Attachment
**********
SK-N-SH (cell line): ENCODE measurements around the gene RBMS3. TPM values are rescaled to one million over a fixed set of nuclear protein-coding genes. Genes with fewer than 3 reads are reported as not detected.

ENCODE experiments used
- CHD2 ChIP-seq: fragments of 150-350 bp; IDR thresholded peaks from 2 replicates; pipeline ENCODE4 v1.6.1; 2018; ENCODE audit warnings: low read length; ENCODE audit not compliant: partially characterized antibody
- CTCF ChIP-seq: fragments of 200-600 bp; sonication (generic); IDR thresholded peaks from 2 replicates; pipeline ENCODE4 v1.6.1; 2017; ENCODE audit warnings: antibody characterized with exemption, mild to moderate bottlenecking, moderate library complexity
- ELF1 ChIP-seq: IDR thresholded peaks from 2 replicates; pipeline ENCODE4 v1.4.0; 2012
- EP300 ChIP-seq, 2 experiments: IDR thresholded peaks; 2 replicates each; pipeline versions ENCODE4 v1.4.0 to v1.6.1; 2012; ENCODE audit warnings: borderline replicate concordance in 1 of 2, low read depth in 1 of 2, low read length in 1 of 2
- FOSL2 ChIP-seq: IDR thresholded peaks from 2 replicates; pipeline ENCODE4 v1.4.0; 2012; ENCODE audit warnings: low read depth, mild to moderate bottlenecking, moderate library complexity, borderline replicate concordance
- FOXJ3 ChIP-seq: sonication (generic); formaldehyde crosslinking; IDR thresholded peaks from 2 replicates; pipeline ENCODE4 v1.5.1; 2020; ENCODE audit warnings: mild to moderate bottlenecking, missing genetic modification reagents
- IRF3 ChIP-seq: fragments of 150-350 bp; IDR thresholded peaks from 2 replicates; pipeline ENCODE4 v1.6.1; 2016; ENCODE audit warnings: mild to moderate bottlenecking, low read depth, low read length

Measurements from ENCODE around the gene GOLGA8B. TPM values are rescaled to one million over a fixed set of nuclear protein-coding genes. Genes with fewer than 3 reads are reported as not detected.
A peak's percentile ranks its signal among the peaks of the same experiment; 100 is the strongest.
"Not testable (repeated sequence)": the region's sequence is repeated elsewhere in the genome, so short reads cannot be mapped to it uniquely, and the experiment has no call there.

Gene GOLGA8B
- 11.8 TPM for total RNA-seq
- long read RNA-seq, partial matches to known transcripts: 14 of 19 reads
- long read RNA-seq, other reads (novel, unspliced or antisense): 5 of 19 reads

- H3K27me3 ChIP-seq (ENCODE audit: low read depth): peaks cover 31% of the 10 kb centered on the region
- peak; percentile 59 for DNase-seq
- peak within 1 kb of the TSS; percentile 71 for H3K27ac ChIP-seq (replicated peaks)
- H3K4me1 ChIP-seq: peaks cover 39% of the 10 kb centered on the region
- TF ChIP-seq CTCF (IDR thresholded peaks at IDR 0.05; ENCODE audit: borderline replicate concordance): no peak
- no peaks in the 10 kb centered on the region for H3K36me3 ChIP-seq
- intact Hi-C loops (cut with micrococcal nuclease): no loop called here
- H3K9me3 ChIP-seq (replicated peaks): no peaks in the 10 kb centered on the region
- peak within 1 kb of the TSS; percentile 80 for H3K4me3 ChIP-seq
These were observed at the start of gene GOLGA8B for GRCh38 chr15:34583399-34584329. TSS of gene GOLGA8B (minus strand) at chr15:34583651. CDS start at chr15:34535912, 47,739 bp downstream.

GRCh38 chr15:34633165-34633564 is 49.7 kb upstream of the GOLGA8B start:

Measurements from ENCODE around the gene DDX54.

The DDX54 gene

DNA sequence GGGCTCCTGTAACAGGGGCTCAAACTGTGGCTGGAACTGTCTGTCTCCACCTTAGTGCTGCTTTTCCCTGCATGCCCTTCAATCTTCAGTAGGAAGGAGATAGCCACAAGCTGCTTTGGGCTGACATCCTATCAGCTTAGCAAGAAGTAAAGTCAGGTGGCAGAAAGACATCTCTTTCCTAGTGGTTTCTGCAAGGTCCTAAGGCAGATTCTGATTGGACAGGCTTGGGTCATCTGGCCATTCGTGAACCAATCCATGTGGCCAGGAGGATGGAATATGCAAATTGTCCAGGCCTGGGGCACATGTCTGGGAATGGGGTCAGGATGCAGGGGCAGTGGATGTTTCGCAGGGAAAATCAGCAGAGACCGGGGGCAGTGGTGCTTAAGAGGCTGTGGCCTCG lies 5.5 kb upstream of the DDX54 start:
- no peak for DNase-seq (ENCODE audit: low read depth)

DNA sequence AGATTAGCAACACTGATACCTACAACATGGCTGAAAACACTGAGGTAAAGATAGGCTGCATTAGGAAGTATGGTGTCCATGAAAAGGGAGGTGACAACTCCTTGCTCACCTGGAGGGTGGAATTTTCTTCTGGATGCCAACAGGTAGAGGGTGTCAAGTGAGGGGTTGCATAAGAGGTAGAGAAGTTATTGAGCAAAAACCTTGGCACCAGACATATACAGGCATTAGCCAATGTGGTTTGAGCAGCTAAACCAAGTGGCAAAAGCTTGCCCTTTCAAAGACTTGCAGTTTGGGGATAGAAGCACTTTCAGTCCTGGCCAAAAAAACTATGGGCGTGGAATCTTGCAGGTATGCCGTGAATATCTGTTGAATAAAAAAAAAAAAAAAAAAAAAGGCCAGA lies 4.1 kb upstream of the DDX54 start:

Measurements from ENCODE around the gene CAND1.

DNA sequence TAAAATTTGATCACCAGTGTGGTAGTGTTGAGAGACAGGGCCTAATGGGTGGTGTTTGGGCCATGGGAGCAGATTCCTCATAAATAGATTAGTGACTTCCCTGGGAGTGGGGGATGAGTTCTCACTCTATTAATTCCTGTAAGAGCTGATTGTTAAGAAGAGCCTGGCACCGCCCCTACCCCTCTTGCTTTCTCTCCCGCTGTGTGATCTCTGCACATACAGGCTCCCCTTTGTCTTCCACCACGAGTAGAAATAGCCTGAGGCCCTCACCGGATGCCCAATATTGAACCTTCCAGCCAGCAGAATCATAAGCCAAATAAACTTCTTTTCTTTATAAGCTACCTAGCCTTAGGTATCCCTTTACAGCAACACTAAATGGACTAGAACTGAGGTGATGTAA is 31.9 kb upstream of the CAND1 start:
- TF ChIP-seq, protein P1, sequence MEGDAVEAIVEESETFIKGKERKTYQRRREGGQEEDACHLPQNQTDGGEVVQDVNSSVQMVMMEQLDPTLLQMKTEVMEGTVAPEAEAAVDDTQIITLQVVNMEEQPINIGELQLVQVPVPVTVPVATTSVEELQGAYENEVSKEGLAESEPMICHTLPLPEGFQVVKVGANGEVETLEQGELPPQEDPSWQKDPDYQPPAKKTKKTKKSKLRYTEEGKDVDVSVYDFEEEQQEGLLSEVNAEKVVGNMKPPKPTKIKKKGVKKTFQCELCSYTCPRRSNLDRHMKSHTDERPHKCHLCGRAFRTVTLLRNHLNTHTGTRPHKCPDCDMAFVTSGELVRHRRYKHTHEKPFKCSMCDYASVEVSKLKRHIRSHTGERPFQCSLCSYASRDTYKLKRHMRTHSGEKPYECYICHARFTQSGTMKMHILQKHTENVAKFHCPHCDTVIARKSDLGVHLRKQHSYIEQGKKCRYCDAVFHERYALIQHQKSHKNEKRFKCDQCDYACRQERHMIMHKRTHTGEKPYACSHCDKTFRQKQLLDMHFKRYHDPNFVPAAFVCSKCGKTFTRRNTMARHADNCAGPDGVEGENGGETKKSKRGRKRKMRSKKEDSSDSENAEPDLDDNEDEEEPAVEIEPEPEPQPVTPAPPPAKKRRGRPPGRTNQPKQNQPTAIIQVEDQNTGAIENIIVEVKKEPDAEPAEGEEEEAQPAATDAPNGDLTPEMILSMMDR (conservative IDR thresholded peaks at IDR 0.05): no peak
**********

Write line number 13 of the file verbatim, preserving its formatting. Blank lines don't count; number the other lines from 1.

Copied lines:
Gene GOLGA8B